Minefield (latest Gecko nightlies)

In the latest nightlies this bug is fixed, and it follows the spec to the letter. I can’t help but wonder if this was a bug, a misinterpretation of the spec or a deliberate disagreement with it.

WebKit nightlies

Webkit was late to support percentages in border-radius, but it seems to be the first (it or IE9, I’m not sure) to follow the spec to the letter --concerning corner radii at least-- and renders an ellipse (horizontal radius = width/2, vertical radius = height/2) no matter what. Webkit however seems to be having serious trouble with borders, rendering them with variable width strokes (!).

Opera 11

Presto (Opera) is the weirdest when it comes to rendering a percentage border-radius. I can’t figure out the algorithm it uses to determine the radii of the corners even if it was to save my life, it even changes according to window size in my testcases! Since I’ve been using border-radius:50% regularly, I’ve had the pleasure of observing Opera’s rendering in many different designs and I still can’t find a pattern. It’s particularly funny when rendering the little fuchsia comment bubbles in the homepage of my blog: Every one of them has a different radius, even if they are about the same size. It even got one of them right and rendered it as an ellipse once!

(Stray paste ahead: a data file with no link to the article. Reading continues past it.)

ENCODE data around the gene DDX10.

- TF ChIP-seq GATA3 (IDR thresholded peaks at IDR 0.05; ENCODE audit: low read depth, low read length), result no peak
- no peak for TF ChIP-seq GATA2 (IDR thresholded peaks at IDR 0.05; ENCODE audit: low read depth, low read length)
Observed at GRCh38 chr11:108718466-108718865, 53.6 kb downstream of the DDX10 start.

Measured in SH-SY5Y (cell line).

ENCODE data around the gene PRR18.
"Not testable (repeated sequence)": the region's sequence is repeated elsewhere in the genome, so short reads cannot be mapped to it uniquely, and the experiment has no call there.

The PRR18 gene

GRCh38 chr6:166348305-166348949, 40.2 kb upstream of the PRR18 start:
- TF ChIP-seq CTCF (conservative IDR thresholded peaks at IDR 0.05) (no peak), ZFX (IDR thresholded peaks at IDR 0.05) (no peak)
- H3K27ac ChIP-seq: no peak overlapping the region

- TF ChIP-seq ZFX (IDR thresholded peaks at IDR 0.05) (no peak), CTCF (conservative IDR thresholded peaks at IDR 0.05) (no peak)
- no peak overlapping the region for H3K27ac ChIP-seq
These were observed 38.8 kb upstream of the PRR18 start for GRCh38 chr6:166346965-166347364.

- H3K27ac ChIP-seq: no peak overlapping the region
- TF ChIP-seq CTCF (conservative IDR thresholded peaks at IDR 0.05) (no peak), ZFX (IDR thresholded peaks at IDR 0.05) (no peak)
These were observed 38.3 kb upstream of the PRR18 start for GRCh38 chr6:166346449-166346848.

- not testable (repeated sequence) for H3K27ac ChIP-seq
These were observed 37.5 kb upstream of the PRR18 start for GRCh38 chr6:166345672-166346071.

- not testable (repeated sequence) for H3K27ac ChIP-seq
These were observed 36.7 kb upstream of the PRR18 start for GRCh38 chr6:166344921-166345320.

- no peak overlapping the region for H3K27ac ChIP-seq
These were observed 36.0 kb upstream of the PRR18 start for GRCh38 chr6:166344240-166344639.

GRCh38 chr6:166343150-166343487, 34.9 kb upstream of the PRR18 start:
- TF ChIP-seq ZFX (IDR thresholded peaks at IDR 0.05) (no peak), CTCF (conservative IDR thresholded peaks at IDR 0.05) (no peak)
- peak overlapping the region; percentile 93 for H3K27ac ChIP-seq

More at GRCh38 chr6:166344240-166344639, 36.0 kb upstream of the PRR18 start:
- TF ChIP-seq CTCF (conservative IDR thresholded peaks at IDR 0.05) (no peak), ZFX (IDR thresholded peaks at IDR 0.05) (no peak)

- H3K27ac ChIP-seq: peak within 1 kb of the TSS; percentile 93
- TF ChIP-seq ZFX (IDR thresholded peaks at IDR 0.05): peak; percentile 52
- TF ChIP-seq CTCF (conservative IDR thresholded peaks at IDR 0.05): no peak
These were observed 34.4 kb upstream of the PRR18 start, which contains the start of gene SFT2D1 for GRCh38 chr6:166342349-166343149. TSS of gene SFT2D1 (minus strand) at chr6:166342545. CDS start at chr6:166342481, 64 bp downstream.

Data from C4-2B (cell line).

Internet Explorer 9

Trident (IE9), along with the latest Gecko nightly is the only 100% correct one when it comes to rendering the testcases, which is not surprising since the IE team boasted quite a lot for their bulletproof border-radius implementation. Well, their CSS3 support might be a bit lacking, but at least the bits they actually implement aren’t buggy. Kudos for that.

Link to testcases

Note: Of course all bugs mentioned above have been reported to the respective browser vendors (except the Gecko one that is already fixed in the nightlies).

CSS3 border-radius, today

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This is the first one from a series of articles I’m going to write about using CSS3 properties or values today. I’ll cover everything I have found out while using them, including various browser quirks and bugs I know of or have personally filed regarding them. In this part I’ll discuss ways to create rounded corners without images and if possible without JavaScript in the most cross-browser fashion.

I will not cover irregular curves in this article, since I’ve yet to find any person who actually needed them, even once, including myself and browser support for them is far worse.